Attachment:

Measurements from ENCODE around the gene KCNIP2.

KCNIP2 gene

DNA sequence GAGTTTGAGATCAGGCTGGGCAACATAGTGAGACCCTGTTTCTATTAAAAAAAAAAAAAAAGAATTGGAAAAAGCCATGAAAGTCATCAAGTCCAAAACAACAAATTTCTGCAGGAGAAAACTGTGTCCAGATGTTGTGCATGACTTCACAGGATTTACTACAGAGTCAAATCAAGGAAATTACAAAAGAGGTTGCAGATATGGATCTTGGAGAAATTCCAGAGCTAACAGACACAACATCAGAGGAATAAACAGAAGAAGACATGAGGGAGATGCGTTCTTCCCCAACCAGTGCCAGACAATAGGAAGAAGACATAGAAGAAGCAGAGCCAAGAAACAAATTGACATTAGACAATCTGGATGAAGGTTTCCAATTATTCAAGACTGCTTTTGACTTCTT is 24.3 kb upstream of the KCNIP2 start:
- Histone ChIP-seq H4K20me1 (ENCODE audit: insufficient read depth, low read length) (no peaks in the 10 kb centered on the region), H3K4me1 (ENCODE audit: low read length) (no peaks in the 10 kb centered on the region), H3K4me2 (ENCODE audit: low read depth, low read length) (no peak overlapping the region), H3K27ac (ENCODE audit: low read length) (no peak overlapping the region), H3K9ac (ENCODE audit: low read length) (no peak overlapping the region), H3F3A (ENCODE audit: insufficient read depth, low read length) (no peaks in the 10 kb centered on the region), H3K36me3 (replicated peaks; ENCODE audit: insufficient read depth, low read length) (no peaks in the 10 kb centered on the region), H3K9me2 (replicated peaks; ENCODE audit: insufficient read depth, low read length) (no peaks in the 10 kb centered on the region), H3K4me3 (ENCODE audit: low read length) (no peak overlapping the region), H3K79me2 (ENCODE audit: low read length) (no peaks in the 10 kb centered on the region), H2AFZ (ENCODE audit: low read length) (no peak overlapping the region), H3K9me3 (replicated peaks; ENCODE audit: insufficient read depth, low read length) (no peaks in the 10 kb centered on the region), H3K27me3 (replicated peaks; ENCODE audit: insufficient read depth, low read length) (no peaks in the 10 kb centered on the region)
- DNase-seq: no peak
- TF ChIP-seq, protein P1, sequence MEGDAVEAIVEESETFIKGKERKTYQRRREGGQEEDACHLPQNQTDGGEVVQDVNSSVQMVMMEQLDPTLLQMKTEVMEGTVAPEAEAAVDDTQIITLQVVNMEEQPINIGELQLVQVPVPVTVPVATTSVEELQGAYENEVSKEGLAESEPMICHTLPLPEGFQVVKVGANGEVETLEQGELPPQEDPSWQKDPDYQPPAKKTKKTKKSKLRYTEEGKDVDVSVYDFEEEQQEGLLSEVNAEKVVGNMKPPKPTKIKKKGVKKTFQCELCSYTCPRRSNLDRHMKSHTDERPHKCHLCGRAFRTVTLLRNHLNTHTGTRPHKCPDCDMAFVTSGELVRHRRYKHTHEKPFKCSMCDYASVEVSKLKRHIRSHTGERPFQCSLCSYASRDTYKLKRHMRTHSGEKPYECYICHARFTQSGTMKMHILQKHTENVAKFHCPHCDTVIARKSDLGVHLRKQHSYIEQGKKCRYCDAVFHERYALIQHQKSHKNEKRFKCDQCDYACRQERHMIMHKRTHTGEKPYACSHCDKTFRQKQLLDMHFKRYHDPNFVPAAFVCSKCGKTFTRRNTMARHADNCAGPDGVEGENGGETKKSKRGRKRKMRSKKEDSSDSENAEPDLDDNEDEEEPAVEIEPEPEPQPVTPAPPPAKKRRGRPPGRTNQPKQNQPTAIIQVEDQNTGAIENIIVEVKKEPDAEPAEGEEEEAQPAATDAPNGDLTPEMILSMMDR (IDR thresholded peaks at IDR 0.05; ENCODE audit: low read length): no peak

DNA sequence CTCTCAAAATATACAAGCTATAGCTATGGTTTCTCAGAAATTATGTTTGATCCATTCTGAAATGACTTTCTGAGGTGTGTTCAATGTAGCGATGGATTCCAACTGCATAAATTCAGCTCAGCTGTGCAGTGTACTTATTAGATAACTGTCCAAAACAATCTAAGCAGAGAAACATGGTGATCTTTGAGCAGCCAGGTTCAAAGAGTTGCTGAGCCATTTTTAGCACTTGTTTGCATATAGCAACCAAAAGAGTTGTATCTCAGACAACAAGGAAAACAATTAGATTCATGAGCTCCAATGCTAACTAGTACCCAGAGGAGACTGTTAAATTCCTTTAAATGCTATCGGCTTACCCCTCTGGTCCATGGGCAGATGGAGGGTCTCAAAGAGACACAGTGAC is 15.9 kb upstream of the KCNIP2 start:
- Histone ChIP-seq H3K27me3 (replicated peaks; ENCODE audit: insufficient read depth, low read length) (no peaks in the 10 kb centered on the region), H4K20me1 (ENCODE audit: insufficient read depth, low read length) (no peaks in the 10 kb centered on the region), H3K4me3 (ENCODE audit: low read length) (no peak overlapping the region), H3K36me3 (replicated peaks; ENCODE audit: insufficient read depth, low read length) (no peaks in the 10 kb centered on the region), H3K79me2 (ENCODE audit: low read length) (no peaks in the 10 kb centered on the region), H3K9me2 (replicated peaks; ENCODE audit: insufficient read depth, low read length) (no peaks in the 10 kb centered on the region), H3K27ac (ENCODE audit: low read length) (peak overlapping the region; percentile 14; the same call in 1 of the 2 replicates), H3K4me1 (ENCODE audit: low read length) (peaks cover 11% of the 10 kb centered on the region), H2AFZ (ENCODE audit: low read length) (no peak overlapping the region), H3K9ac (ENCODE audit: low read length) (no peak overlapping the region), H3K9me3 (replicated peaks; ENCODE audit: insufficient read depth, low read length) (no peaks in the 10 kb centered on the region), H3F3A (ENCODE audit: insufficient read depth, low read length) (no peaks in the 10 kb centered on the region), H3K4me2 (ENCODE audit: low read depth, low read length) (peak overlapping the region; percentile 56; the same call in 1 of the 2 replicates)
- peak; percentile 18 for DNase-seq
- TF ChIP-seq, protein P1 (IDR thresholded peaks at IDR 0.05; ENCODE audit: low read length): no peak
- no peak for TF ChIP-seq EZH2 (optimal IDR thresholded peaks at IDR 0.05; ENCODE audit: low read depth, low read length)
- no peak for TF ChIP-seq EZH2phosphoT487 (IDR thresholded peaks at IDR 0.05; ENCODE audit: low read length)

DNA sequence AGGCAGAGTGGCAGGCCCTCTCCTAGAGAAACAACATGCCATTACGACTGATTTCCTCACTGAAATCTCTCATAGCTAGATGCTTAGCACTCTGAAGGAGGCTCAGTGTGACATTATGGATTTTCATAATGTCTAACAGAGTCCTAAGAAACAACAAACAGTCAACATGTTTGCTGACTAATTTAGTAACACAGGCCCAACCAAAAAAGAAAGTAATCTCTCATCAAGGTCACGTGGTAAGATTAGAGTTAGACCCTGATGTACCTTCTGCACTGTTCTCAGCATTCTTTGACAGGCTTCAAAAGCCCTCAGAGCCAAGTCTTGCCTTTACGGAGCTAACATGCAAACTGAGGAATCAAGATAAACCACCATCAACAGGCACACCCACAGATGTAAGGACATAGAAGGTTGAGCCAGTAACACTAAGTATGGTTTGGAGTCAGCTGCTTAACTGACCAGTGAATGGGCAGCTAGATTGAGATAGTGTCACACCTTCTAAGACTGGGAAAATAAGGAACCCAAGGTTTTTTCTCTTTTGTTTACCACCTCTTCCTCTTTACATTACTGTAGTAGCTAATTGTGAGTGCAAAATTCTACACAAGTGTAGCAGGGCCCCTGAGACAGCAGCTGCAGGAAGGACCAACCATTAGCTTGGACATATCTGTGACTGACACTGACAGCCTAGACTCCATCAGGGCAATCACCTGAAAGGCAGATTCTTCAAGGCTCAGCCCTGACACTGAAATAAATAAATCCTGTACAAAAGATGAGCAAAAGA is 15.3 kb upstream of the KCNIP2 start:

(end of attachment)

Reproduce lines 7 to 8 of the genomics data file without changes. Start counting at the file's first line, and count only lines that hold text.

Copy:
DNA sequence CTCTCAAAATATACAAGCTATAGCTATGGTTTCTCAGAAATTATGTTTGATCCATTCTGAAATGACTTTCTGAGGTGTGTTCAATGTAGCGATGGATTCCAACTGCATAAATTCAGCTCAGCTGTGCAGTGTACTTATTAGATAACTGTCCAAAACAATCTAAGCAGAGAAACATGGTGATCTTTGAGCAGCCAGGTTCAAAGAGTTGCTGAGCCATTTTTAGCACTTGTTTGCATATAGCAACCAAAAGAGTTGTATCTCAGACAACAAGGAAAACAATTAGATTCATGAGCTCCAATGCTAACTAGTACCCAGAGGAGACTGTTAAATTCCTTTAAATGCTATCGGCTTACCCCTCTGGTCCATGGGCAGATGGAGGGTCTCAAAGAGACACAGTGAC is 15.9 kb upstream of the KCNIP2 start:
- Histone ChIP-seq H3K27me3 (replicated peaks; ENCODE audit: insufficient read depth, low read length) (no peaks in the 10 kb centered on the region), H4K20me1 (ENCODE audit: insufficient read depth, low read length) (no peaks in the 10 kb centered on the region), H3K4me3 (ENCODE audit: low read length) (no peak overlapping the region), H3K36me3 (replicated peaks; ENCODE audit: insufficient read depth, low read length) (no peaks in the 10 kb centered on the region), H3K79me2 (ENCODE audit: low read length) (no peaks in the 10 kb centered on the region), H3K9me2 (replicated peaks; ENCODE audit: insufficient read depth, low read length) (no peaks in the 10 kb centered on the region), H3K27ac (ENCODE audit: low read length) (peak overlapping the region; percentile 14; the same call in 1 of the 2 replicates), H3K4me1 (ENCODE audit: low read length) (peaks cover 11% of the 10 kb centered on the region), H2AFZ (ENCODE audit: low read length) (no peak overlapping the region), H3K9ac (ENCODE audit: low read length) (no peak overlapping the region), H3K9me3 (replicated peaks; ENCODE audit: insufficient read depth, low read length) (no peaks in the 10 kb centered on the region), H3F3A (ENCODE audit: insufficient read depth, low read length) (no peaks in the 10 kb centered on the region), H3K4me2 (ENCODE audit: low read depth, low read length) (peak overlapping the region; percentile 56; the same call in 1 of the 2 replicates)